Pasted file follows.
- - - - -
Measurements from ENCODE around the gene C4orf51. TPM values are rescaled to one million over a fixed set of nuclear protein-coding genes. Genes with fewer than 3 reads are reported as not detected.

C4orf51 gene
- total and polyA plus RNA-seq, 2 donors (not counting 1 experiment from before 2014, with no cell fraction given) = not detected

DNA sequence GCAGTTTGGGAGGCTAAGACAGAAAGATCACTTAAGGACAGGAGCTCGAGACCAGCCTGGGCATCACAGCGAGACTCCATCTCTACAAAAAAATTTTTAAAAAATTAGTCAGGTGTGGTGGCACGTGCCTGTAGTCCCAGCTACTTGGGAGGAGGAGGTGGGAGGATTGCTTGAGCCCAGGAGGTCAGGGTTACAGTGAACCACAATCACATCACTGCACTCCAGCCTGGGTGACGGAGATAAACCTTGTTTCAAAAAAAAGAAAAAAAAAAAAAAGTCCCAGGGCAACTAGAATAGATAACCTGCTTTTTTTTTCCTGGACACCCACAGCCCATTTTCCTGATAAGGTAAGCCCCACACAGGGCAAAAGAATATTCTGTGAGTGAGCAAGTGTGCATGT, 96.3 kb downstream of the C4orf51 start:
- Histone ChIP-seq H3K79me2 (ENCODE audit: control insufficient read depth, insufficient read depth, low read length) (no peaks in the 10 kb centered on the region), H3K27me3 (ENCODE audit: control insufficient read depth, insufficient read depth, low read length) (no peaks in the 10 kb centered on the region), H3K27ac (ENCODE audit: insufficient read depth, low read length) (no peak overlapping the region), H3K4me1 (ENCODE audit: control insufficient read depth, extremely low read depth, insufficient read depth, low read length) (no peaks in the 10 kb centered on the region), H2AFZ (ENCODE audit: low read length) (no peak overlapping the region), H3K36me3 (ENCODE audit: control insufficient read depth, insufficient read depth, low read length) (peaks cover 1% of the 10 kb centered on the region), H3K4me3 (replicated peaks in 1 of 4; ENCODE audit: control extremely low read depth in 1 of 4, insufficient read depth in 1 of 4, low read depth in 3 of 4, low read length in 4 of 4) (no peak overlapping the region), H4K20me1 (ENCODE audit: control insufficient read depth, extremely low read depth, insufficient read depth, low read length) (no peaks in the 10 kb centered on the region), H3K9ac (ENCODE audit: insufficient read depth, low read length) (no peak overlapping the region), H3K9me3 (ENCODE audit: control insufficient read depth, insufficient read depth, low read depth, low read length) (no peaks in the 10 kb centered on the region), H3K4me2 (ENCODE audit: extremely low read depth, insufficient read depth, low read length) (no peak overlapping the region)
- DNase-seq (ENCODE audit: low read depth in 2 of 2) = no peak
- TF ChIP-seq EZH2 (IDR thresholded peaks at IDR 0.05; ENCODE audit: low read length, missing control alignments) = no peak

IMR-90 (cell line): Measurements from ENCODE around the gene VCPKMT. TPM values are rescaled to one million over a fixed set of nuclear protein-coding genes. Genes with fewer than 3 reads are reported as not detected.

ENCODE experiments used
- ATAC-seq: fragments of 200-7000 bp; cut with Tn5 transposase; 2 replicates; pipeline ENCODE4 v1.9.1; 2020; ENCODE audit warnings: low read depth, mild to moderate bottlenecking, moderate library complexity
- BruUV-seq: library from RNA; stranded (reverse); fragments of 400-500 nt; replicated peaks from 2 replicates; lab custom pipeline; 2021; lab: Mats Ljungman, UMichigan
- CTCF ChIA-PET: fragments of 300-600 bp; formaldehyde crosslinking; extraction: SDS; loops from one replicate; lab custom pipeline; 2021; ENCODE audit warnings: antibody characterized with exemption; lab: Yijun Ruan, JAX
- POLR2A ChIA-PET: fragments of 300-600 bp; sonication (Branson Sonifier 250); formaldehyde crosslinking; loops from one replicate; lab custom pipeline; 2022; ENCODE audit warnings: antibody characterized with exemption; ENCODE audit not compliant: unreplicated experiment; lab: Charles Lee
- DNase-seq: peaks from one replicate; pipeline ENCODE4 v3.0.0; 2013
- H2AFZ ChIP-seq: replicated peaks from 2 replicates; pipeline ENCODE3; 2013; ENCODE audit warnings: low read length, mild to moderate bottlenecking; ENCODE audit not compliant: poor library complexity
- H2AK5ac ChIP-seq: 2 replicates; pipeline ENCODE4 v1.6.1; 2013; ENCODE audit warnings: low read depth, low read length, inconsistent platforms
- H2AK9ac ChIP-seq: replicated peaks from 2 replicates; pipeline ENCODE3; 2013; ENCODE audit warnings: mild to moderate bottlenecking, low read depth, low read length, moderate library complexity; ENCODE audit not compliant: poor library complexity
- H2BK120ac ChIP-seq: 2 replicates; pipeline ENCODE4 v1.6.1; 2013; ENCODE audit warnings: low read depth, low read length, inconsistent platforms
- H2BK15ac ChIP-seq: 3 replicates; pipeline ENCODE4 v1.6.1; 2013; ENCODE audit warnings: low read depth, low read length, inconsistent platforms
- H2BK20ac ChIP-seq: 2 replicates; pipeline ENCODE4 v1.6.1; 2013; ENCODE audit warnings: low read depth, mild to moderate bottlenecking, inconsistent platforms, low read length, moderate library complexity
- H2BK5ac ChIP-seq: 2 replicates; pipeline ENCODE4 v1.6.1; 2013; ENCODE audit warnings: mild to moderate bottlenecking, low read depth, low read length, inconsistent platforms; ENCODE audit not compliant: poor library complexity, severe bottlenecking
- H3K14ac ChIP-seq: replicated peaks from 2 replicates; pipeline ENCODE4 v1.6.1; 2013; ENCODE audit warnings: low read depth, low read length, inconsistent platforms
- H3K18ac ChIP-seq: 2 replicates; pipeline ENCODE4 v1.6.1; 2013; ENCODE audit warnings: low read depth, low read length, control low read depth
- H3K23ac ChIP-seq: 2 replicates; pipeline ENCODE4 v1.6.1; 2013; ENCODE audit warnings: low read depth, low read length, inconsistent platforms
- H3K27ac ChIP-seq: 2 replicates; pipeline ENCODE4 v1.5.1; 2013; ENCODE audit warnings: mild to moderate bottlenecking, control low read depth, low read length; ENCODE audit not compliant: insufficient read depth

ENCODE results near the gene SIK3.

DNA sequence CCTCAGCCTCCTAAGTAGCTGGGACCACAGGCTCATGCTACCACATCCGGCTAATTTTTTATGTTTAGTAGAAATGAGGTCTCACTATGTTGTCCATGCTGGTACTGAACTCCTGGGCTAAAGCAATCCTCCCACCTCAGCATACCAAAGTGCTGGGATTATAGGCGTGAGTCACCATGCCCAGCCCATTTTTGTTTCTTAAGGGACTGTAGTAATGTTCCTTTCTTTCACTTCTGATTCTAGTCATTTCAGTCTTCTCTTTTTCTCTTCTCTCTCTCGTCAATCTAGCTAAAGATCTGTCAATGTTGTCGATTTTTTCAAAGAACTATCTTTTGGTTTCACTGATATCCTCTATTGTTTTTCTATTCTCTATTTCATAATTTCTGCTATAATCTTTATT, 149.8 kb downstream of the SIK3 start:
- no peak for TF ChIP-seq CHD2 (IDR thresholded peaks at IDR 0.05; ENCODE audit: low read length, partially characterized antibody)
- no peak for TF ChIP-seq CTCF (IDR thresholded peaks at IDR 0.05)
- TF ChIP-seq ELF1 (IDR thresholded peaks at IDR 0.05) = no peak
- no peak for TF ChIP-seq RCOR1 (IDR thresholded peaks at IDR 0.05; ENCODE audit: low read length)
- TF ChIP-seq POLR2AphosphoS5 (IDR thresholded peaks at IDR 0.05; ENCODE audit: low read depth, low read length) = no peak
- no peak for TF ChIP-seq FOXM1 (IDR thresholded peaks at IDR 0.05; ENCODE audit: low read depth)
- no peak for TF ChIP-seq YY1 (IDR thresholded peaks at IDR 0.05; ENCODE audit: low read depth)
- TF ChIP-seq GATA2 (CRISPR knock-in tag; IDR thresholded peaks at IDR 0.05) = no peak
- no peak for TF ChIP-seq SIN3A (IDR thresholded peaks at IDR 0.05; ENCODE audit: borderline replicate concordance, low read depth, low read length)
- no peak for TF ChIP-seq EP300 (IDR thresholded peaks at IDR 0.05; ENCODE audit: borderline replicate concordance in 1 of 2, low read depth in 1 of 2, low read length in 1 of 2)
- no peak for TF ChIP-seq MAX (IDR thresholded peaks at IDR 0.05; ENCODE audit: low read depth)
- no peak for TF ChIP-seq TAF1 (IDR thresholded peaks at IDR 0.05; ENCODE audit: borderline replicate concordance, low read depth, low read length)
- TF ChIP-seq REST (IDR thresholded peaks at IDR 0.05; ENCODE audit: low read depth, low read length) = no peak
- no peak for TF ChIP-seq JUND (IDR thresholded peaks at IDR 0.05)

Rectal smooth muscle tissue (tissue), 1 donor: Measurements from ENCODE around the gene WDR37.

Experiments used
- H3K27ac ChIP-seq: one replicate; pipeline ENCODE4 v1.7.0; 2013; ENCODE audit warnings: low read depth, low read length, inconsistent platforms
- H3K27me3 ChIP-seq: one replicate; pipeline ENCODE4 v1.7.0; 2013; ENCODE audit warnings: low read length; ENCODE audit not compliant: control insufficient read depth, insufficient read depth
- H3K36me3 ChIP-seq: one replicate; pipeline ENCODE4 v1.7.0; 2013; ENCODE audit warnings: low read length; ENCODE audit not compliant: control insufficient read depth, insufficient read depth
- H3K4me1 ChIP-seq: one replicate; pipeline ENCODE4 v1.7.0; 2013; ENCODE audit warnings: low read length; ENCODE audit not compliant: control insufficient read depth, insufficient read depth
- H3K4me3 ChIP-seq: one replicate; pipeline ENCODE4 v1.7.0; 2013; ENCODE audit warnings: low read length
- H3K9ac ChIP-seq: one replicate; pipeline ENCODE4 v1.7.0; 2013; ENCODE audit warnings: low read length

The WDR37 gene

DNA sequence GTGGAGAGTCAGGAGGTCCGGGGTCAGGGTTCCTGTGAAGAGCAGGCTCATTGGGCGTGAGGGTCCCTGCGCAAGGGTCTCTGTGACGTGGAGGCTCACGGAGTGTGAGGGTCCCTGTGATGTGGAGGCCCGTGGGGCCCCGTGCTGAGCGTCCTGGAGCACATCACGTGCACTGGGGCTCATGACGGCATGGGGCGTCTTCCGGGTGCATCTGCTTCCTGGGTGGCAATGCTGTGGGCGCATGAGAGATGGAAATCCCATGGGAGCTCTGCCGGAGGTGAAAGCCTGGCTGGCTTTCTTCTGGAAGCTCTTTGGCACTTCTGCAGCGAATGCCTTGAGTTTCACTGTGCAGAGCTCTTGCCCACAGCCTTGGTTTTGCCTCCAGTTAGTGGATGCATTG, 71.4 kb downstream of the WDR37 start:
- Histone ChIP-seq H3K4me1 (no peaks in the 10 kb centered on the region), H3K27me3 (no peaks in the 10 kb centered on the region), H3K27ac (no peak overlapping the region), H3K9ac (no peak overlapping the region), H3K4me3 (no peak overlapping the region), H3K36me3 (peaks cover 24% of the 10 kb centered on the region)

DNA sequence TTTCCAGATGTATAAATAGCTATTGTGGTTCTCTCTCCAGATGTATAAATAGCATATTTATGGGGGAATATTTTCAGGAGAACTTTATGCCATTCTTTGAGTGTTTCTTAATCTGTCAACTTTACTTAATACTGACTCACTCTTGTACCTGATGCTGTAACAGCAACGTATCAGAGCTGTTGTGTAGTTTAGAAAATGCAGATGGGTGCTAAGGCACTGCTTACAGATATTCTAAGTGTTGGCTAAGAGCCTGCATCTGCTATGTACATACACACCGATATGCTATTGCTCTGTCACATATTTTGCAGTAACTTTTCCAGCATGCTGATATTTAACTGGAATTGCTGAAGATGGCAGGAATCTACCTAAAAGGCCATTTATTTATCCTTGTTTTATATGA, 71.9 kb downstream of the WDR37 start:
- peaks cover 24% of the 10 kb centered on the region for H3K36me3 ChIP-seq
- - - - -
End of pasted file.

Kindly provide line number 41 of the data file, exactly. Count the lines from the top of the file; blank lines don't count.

- no peak for TF ChIP-seq JUND (IDR thresholded peaks at IDR 0.05)